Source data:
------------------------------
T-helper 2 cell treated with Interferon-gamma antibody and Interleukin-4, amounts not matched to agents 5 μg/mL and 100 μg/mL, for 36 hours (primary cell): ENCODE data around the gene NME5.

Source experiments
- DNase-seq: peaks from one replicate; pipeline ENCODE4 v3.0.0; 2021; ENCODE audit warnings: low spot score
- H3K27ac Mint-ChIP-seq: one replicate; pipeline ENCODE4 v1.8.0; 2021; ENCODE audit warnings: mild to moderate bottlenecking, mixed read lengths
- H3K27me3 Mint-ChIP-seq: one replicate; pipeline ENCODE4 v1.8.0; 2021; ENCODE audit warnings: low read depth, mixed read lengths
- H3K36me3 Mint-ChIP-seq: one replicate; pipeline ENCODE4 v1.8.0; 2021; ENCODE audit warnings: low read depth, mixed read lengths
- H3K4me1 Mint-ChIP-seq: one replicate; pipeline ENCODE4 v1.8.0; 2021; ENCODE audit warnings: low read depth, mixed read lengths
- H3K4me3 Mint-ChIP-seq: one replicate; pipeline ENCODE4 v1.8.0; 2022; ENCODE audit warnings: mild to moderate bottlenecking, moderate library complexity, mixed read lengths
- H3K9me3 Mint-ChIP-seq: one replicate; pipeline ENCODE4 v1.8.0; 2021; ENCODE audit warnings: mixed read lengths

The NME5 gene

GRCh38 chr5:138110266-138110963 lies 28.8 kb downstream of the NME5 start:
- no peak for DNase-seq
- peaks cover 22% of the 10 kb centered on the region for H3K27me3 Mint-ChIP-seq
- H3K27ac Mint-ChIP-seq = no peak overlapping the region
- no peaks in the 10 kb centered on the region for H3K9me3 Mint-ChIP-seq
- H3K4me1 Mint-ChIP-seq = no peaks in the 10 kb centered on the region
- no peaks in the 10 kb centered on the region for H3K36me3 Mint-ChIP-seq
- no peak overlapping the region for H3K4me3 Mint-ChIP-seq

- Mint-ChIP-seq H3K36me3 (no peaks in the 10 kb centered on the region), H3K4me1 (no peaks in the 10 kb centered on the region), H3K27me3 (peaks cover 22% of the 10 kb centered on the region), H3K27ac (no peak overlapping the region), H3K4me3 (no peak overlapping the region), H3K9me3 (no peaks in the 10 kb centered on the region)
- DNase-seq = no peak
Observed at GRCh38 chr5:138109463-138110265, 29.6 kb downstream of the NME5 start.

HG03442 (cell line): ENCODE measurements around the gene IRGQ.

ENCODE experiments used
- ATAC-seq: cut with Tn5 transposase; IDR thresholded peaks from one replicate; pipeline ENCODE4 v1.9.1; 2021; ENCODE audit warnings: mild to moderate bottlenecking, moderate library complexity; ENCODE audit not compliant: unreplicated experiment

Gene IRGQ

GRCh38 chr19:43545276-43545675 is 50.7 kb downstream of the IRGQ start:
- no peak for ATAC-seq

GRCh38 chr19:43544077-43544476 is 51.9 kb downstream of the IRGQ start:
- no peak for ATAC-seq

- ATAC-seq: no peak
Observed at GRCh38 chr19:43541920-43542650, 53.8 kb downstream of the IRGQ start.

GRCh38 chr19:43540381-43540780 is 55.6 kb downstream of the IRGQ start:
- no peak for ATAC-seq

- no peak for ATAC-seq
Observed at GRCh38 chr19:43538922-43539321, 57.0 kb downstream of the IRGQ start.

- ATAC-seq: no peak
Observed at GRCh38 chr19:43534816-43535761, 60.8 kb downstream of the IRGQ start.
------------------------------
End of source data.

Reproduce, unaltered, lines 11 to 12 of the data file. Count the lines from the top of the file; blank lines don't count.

GRCh38 chr5:138110266-138110963 lies 28.8 kb downstream of the NME5 start:
- no peak for DNase-seq